Rare rainout postpones baseball, softball DH's

Staff photo by Eric Lusk

FRIDAY's drenching gave Mike Mier and the Cowboys a day off.

The Cowboy softball team also lost its doubleheader against the Cougars and must adjust its schedule later in the month.

Both sets of games were expected to help define the early season 3A West Region standings. Especially in baseball, Camp Verde and Chino look like the teams to beat. Chino doesn’t appear as strong in softball, though the Cowboys are pursuing the top spot.

"Everyone is really disappointed," Mier said. "We worked really hard to get ready for this."

Sedona’s baseball-softball doubleheader with Wickenburg also was rained out on Friday.

With every West team having to play all the others three times this spring, let’s just hope these rained out doubleheaders don’t become tripleheaders sometime down the road…

LOOK OUT FOR PAYSON: Mingus Union and Flagstaff have become synonymous with top flight softball in the Grand Canyon Region over the year. The Eagles and Marauders have played in the last six GCR tournament championship games, with Flag taking five and Mingus one.

But both teams had better watch their backs this spring. Newcomer Payson, which just moved into the league from 3A, looks ready to become an immediate challenger to the crown. The Longhorns played Flagstaff tough on Thursday before losing 1-0 on the Eagles’ home diamond.

The Eagles needed a one-hitter from pitcher Rhiannon Baca to prevail. Baca scored the game’s lone run in the fifth inning after a throwing error.

Payson (9-7 overall record) got a four-hitter from their pitcher, Brenna Zumbro. All the hits were singles.

Mingus lost to Flagstaff 8-1 on Tuesday and survived a scare from Coconino on Thursday before winning 10-6. The Marauders play at Payson this Thursday.

Overall, the Longhorns have been a nice addition to the GCR. They’ve been competitive in nearly every sport and won the region title in wrestling.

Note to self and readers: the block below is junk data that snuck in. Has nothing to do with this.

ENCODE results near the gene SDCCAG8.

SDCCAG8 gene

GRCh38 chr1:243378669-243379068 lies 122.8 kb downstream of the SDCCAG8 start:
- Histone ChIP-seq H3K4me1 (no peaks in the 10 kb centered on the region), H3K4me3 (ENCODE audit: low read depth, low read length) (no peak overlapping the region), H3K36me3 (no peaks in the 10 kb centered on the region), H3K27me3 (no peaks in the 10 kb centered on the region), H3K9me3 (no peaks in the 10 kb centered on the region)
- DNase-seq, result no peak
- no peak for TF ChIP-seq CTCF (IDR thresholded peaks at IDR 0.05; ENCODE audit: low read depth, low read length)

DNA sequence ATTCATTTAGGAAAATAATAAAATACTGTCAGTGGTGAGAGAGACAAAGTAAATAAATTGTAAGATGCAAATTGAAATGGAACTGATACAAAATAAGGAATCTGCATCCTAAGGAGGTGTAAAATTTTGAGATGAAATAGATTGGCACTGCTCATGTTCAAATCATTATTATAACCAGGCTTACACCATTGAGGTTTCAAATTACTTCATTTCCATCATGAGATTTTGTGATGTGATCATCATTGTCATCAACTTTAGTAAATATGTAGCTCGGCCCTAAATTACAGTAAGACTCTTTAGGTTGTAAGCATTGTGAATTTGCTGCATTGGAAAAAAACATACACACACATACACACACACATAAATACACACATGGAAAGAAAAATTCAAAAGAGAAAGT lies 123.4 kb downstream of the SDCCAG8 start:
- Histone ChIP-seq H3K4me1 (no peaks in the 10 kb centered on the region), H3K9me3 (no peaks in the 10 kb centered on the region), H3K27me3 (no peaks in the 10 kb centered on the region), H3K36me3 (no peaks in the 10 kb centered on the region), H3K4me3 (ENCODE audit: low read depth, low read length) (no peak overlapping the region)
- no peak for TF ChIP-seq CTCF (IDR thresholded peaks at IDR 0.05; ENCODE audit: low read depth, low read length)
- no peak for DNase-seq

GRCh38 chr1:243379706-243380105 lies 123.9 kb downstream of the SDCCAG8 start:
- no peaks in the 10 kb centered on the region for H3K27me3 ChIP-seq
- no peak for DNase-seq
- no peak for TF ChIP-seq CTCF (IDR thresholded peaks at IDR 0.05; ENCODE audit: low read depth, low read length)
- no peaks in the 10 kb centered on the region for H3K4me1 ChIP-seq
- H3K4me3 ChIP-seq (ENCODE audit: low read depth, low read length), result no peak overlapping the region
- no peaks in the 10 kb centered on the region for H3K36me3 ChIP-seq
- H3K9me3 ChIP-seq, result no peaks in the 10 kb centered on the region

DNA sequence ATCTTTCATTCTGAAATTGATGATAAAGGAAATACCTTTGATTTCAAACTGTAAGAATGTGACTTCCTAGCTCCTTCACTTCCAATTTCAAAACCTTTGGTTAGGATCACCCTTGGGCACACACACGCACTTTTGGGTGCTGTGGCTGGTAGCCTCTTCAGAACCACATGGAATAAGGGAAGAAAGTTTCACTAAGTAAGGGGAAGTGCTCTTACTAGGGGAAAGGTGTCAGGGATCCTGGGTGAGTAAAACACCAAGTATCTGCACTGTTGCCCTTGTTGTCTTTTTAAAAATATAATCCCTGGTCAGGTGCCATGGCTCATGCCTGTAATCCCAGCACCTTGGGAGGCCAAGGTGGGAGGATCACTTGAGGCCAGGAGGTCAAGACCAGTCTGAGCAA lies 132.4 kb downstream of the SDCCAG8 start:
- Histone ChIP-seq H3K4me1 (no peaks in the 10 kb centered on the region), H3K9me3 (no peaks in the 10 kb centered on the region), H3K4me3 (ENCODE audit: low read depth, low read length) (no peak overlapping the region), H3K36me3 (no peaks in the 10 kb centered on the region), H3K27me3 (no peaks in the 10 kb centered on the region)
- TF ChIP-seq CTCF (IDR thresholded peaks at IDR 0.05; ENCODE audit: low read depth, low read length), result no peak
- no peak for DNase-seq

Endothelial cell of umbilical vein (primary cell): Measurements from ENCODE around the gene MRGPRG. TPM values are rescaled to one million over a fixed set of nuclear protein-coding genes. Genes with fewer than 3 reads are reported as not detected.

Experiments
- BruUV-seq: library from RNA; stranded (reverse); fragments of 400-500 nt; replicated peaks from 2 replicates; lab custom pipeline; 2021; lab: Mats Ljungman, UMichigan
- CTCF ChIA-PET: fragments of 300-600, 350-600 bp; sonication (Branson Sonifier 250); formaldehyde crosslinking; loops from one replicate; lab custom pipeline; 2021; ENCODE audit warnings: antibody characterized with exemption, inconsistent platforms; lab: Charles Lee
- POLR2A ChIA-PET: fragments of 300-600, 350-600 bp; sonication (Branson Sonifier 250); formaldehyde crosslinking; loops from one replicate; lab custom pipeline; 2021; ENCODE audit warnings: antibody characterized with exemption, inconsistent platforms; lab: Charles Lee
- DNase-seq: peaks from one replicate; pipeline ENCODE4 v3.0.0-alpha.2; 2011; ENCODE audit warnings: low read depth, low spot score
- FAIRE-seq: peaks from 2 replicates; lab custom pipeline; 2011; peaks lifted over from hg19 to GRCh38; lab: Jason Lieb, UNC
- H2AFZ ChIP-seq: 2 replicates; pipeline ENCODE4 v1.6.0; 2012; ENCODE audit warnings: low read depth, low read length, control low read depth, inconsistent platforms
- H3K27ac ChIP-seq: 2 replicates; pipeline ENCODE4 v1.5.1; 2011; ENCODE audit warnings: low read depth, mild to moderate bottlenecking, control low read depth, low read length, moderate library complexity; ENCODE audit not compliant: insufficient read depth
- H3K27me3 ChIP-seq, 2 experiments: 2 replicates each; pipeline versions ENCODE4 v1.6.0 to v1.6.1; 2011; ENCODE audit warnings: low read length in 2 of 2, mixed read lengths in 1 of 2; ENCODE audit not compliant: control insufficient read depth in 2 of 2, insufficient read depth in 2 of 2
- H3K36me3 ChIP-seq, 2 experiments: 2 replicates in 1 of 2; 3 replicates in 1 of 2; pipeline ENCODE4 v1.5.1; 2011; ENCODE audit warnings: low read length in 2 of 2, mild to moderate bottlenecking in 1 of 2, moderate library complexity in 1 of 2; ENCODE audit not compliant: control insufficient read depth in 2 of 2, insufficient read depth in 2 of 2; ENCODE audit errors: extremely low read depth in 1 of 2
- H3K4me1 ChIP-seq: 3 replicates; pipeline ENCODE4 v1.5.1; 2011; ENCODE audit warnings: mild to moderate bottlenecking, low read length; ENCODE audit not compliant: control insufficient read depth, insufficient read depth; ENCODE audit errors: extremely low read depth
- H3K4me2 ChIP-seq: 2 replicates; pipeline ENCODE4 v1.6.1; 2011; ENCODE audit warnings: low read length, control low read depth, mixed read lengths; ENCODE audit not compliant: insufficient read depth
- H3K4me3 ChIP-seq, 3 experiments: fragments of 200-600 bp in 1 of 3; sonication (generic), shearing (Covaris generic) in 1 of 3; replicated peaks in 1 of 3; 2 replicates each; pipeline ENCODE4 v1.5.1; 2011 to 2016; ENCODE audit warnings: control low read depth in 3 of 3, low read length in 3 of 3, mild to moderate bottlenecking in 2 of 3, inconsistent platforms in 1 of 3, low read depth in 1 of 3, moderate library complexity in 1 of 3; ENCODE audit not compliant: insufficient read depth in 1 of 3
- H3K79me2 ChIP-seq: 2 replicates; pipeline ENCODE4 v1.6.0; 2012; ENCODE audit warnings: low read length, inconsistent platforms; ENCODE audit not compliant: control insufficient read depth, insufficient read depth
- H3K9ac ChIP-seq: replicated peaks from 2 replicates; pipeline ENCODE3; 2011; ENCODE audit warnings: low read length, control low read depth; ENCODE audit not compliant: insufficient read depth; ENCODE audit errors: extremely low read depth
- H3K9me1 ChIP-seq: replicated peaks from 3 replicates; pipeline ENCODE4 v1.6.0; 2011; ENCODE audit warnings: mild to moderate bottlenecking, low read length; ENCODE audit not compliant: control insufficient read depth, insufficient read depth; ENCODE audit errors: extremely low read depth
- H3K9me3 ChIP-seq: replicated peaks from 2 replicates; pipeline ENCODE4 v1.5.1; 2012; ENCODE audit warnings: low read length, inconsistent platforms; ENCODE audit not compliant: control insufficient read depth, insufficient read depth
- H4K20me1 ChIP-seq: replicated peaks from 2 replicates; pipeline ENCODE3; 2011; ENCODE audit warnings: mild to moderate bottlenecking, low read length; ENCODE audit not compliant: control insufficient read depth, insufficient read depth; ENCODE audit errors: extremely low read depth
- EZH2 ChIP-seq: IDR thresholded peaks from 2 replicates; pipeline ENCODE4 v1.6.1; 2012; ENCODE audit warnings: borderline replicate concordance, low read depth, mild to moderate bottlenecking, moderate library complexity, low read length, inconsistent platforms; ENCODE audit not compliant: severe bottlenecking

OFF TRACK? Track and field seems to be losing its appeal at local high schools. Mingus Union, Camp Verde and Sedona Red Rock all report lower numbers this season as compared with recent years.

There are a few diehards who consider track their number one pursuit, but for most participants it seems the sport is just a way of staying in shape in the spring or getting ready for other sports like football or soccer.

One detractor might be that none of our local schools have an all-weather track. For the second year in a row, Mingus is choosing not to host a meet on its all-dirt track. Camp Verde will host one, and Sedona Red Rock two.

Unfortunately, installing an all-weather track, which many of the newer schools in the Phoenix area have, is an expensive proposition. And these aren’t the economic times for school systems to shell out tens of thousands of dollars on sports facilities.

Camp Verde coach Lori Showers also believes student-athletes shy away from the sport because of the individual effort needed to be successful. She had students tell her they would come out this year only if they could throw and didn’t have to run.

Needless to say, they aren’t part of the team.

"This is track. You will do some running," says Showers, who has about 15 on her team right now, mostly JV kids. "It’s a sport you have to work in, and I think some kids today don’t want to work hard.

"The kids I do have are the best kids on campus. I’m not complaining because I don’t have a bit of discipline problems."

Saturday’s Camp Verde Invitational was rained out and has been tentatively rescheduled for Wednesday afternoon at 2:30 p.m., Showers said.

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